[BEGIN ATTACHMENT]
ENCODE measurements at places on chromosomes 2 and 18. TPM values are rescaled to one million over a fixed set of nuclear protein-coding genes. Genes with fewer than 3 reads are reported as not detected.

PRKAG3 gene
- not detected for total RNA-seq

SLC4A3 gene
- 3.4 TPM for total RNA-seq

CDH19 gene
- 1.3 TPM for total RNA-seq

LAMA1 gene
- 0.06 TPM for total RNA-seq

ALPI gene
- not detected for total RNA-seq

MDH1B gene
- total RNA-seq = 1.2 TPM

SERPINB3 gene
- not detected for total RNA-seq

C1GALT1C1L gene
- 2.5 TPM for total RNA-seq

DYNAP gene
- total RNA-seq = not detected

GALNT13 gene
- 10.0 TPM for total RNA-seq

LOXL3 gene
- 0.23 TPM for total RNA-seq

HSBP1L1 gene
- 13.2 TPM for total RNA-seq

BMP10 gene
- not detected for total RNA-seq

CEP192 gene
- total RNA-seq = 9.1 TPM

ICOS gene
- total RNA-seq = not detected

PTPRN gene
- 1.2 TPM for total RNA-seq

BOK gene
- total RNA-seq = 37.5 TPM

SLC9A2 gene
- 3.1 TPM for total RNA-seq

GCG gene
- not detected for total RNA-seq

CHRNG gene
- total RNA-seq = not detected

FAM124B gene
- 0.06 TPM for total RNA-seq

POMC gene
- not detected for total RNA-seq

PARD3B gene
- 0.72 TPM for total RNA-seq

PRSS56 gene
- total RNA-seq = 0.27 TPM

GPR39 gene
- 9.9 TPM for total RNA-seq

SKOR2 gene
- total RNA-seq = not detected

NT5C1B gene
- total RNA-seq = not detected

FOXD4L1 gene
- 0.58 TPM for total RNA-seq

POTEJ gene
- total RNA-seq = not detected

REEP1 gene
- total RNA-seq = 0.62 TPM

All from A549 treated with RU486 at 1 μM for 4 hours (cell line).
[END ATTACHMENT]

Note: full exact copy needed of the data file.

ENCODE measurements at places on chromosomes 2 and 18. TPM values are rescaled to one million over a fixed set of nuclear protein-coding genes. Genes with fewer than 3 reads are reported as not detected.

PRKAG3 gene
- not detected for total RNA-seq

SLC4A3 gene
- 3.4 TPM for total RNA-seq

CDH19 gene
- 1.3 TPM for total RNA-seq

LAMA1 gene
- 0.06 TPM for total RNA-seq

ALPI gene
- not detected for total RNA-seq

MDH1B gene
- total RNA-seq = 1.2 TPM

SERPINB3 gene
- not detected for total RNA-seq

C1GALT1C1L gene
- 2.5 TPM for total RNA-seq

DYNAP gene
- total RNA-seq = not detected

GALNT13 gene
- 10.0 TPM for total RNA-seq

LOXL3 gene
- 0.23 TPM for total RNA-seq

HSBP1L1 gene
- 13.2 TPM for total RNA-seq

BMP10 gene
- not detected for total RNA-seq

CEP192 gene
- total RNA-seq = 9.1 TPM

ICOS gene
- total RNA-seq = not detected

PTPRN gene
- 1.2 TPM for total RNA-seq

BOK gene
- total RNA-seq = 37.5 TPM

SLC9A2 gene
- 3.1 TPM for total RNA-seq

GCG gene
- not detected for total RNA-seq

CHRNG gene
- total RNA-seq = not detected

FAM124B gene
- 0.06 TPM for total RNA-seq

POMC gene
- not detected for total RNA-seq

PARD3B gene
- 0.72 TPM for total RNA-seq

PRSS56 gene
- total RNA-seq = 0.27 TPM

GPR39 gene
- 9.9 TPM for total RNA-seq

SKOR2 gene
- total RNA-seq = not detected

NT5C1B gene
- total RNA-seq = not detected

FOXD4L1 gene
- 0.58 TPM for total RNA-seq

POTEJ gene
- total RNA-seq = not detected

REEP1 gene
- total RNA-seq = 0.62 TPM

All from A549 treated with RU486 at 1 μM for 4 hours (cell line).